The Federal Reserve Board recently finalized a rule that governs fund transfers over the FedNow Service, a new 24x7x365 interbank settlement service with clearing functionality to support instant payments in the United States but consumer advocates warn the process is vulnerable.
The new rules lack protection against scams and fraud, which, if unaddressed, could leave consumers exposed when the payment service launches next year, warns advocates at the National Consumer Law Center, National Consumers League, and National Community Reinvestment Coalition (NCRC) warn.
“An instant payments service like FedNow can have a lot of benefits to consumers. The coming FedNow service will prevent instant payments from being controlled by the largest banks, but fraud protection is critical and is sorely missing,” said Lauren Saunders, associate director at the National Consumer Law Center. “The new FedNow rules leave payments exposed to the same type of fraud that plagues Zelle today. The Fed must take measures before FedNow launches to ensure that it does not become a haven for fraud, and the CFPB and Congress must enact rules to make all person-to-person payment services safe.”
Zelle is a US–based digital payments network owned by Early Warning Services, LLC, a private financial services company owned by seven of the nation’s ten largest banks.
The groups appreciate that the discussion of the rules did state: “The [Federal Reserve] Board believes strengthening consumer protections related to instant payments broadly is a desirable goal and supports commenters’ suggestions for examining Regulation E as a potential tool.”
“NCL regularly hears from thousands of consumers every year who are defrauded into sending money to scammers, including many who have lost their life’s savings,” said John Breyault, National Consumers League Vice President of Public Policy, Telecommunications, and Fraud. “These crimes work because payment networks – particularly peer-to-peer payment systems – were designed with speed and convenience, not security, in mind. The Federal Reserve must not ignore these lessons with FedNow. Doing so will only exacerbate a problem that costs consumers hundreds of millions, if not billions, of dollars in losses annually.”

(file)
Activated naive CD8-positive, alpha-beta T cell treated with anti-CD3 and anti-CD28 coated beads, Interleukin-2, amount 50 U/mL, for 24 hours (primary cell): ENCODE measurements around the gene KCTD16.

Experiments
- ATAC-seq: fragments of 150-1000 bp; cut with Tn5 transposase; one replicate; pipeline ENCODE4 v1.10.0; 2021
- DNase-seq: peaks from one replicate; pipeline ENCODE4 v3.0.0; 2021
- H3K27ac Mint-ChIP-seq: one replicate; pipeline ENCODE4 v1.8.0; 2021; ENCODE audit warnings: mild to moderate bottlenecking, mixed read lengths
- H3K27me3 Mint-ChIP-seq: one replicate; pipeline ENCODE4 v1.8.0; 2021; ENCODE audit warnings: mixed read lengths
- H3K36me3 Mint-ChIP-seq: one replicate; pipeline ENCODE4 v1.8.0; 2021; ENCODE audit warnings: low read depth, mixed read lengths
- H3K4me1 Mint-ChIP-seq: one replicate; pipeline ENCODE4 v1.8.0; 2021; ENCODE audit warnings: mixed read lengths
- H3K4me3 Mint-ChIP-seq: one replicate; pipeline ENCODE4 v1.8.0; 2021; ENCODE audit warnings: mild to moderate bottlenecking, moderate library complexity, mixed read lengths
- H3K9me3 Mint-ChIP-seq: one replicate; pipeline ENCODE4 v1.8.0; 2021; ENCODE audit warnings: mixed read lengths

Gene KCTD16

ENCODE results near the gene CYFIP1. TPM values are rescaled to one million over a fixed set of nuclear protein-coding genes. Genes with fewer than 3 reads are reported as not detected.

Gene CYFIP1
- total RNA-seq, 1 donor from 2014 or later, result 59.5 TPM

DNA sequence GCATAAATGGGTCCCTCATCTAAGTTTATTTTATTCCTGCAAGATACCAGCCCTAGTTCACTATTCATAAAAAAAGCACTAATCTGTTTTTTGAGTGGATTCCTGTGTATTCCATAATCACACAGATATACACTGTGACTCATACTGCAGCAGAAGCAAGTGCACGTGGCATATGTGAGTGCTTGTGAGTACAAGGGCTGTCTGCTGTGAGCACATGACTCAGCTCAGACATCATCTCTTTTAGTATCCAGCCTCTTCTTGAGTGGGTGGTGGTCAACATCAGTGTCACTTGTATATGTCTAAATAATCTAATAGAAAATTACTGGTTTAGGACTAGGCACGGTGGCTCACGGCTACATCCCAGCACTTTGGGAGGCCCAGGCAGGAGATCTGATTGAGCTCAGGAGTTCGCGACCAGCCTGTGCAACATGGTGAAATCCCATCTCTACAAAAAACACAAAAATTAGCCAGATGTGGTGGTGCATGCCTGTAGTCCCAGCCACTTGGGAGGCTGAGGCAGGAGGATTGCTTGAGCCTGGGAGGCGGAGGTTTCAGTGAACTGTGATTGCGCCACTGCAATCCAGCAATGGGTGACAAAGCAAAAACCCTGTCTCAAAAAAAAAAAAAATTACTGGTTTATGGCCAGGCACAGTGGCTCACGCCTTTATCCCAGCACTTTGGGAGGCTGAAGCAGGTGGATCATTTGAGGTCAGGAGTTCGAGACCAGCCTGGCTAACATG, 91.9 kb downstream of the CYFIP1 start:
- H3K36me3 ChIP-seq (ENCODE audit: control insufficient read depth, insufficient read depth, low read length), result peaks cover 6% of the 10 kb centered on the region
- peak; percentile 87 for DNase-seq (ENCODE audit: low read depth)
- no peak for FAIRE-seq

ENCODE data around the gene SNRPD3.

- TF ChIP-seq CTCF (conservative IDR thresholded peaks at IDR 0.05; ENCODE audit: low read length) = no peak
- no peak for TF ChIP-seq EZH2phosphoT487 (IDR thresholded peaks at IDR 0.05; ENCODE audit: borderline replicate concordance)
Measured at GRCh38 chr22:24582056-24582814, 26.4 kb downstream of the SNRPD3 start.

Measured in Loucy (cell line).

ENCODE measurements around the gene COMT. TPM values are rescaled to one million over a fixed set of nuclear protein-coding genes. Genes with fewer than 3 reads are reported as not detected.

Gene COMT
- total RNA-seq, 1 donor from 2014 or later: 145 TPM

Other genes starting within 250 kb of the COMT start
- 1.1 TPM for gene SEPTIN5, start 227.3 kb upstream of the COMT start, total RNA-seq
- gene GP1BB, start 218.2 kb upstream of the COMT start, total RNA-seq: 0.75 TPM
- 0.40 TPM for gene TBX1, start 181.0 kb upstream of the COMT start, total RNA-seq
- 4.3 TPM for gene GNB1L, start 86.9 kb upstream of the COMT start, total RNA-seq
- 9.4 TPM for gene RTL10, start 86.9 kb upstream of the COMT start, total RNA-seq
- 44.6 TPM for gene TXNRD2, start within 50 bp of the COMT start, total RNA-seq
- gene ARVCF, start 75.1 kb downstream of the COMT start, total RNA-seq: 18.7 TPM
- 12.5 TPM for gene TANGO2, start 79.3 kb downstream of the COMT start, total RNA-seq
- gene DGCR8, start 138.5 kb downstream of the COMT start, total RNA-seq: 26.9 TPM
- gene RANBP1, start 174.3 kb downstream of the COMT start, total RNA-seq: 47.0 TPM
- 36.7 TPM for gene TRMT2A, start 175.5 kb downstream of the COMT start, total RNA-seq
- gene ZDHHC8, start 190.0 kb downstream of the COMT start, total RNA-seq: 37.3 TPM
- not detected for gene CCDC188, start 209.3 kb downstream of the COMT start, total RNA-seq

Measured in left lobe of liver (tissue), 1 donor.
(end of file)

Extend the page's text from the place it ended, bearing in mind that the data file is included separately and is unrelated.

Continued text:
“It would be a mistake to underestimate the risk of fraud in FedNow,” said Adam Rust, Senior Policy Advisor at NCRC. “We appreciate that the Fed is going to offer this service, but it is important that they get it right. We believe that the use of faster payments, not just to pay other people but also to pay businesses, will expand greatly in the next few years, which in turn could trigger even greater fraud.”
“In the United Kingdom, where faster payments were introduced earlier, regulators report that 96 percent of ‘sender-authorized’ fraud involves a faster payment, and the UK regulator will be requiring banks to offer scam victims compensation,” said Rust. “That underscores why we cannot have a system in the United States that leaves consumers vulnerable to induced fraud.”
FedNow will be a new bank-to-bank payment rail, similar to The Clearing House’s Real Time Payments (RTP) that undergirds Zelle, enabling nearly instantaneous payments between individuals and also to and from businesses.
Recent news reports have highlighted the lack of fraud protections in Zelle, prompting three senators to write a letter to Zelle’s parent company expressing alarm.
In September, 43 consumer, small business, civil rights, community and legal service groups urged the Fed not to launch the FedNow service until it was safe, and in particular until it had protection against fraud in the inducement and mistakes.
While FedNow payments will be covered by the Electronic Fund Transfer Act, which provides protection against unauthorized charges and errors, the EFTA currently does not protect consumers when they are defrauded into send money to a scammer, and banks interpret the EFTA not to protect consumers against mistakes that are easy to make in Zelle and similar payment systems.
The Board finalized the rules largely as proposed, and rejected most of the suggestions made by consumer groups. The Fed did clarify that financial institutions may place a hold on FedNow payments received where there is reasonable cause to believe that a FedNow payment may be related to fraudulent activity.
“Banks that allow scammers to receive payments and financial institutions that design payment services must take responsibility for the fraud they allow into the system. Everyone will be better off if consumers are protected from fraud and have confidence when using new payment systems, and if banks and payment providers have an incentive to prevent fraud,” Saunders said.